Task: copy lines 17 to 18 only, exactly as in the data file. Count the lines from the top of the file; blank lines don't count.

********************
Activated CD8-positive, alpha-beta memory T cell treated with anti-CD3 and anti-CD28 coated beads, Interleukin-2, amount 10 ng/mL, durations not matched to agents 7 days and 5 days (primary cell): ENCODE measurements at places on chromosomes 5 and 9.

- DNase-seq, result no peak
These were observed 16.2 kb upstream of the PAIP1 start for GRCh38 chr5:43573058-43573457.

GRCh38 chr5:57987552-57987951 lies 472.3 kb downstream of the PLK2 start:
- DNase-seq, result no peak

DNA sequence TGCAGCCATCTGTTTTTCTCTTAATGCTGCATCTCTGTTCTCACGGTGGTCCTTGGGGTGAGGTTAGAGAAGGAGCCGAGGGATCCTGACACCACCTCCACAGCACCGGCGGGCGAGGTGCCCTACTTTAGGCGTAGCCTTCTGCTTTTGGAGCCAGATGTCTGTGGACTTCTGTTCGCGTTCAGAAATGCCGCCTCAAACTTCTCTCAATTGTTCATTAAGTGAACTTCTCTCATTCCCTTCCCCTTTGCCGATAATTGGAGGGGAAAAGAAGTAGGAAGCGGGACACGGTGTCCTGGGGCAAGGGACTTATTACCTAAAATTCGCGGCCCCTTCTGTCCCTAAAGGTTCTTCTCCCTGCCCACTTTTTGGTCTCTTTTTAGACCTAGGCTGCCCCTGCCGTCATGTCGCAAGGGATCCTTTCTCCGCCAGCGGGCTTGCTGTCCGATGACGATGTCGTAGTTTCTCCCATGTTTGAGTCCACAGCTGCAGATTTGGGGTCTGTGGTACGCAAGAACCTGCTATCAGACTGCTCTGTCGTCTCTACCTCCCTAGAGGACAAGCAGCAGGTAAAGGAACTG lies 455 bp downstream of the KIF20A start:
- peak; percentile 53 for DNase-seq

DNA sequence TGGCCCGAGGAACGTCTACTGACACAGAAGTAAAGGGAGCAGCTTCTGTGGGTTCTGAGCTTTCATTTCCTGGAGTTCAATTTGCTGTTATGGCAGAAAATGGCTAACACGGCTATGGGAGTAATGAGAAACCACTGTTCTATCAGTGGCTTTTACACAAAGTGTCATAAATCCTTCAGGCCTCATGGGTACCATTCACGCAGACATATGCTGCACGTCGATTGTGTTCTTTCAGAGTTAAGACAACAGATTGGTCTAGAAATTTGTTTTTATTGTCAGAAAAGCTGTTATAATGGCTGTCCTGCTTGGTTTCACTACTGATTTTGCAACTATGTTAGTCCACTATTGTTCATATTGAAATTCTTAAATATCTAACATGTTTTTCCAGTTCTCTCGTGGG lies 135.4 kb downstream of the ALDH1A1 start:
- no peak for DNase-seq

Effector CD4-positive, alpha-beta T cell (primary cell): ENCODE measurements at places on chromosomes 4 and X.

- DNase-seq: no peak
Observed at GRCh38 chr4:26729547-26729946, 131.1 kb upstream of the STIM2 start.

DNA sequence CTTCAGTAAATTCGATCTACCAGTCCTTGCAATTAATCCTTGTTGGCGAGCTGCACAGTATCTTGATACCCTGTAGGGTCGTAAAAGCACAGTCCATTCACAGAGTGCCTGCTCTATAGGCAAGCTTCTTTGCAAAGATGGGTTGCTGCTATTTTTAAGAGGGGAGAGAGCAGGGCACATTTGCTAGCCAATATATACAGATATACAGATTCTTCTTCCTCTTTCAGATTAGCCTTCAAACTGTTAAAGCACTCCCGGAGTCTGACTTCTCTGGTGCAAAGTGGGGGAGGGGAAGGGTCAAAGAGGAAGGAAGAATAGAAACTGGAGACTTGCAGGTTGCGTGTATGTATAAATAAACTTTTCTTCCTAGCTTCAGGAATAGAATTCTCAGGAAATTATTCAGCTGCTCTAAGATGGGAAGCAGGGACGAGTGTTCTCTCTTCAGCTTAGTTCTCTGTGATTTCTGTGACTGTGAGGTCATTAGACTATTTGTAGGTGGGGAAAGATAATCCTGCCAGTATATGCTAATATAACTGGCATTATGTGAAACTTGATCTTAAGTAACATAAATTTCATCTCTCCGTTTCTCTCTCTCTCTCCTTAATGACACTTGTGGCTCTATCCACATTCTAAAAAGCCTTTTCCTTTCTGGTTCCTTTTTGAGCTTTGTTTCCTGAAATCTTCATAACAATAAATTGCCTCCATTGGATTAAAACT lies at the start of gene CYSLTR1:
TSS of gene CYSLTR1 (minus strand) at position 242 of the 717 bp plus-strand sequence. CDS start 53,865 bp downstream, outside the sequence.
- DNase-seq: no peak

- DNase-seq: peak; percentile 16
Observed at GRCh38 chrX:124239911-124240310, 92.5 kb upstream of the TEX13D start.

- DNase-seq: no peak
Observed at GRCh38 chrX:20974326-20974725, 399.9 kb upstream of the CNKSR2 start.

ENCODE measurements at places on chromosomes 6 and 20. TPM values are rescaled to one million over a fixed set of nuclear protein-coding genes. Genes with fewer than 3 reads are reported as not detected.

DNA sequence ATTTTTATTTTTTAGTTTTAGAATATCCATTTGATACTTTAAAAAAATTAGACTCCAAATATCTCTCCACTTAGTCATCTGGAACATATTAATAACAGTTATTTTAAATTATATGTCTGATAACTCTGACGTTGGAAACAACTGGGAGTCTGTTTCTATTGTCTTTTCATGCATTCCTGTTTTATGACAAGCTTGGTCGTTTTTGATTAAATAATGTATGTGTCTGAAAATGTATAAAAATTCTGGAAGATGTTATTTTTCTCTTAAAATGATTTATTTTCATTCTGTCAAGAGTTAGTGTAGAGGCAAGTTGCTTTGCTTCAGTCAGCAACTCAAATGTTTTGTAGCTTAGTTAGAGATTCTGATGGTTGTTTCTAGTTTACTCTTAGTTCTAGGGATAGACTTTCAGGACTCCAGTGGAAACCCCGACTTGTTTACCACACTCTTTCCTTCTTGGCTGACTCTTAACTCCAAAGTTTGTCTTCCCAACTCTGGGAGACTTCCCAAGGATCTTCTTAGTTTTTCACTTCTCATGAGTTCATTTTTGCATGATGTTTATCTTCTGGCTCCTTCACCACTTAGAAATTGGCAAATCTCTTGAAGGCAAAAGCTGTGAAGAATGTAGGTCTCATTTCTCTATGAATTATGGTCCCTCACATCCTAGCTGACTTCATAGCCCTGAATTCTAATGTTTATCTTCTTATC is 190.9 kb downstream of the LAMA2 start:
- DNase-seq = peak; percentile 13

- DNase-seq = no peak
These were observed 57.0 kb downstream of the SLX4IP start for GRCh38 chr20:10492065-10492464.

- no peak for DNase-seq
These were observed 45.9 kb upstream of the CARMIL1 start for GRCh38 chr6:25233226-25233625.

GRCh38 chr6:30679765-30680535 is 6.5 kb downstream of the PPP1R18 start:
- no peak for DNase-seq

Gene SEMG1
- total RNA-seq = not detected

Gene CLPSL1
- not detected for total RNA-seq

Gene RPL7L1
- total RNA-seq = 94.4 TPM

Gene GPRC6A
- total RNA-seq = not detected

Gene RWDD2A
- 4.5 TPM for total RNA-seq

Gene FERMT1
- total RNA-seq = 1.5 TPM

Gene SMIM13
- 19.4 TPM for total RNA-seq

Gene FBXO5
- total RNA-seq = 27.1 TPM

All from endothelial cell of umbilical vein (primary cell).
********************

Observed at GRCh38 chrX:124239911-124240310, 92.5 kb upstream of the TEX13D start.

- DNase-seq: no peak